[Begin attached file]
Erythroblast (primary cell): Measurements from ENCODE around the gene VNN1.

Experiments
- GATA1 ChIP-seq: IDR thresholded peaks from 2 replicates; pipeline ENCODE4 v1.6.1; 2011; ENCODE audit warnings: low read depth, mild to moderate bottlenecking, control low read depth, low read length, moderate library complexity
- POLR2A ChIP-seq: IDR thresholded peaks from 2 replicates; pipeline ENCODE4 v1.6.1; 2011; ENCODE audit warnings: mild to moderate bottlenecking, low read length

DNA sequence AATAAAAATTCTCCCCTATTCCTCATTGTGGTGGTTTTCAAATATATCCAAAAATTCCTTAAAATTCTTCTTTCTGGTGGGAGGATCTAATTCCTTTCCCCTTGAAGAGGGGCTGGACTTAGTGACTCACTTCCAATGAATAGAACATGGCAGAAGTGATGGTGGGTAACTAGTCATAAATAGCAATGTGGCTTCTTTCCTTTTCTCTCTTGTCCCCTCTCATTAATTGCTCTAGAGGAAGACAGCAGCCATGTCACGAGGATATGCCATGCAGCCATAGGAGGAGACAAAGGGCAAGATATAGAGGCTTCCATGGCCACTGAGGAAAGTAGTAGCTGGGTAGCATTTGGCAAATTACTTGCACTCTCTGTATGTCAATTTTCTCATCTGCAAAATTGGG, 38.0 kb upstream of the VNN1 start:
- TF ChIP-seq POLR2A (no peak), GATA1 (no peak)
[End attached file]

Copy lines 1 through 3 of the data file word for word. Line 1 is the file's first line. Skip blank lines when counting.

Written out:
Erythroblast (primary cell): Measurements from ENCODE around the gene VNN1.

Experiments
- GATA1 ChIP-seq: IDR thresholded peaks from 2 replicates; pipeline ENCODE4 v1.6.1; 2011; ENCODE audit warnings: low read depth, mild to moderate bottlenecking, control low read depth, low read length, moderate library complexity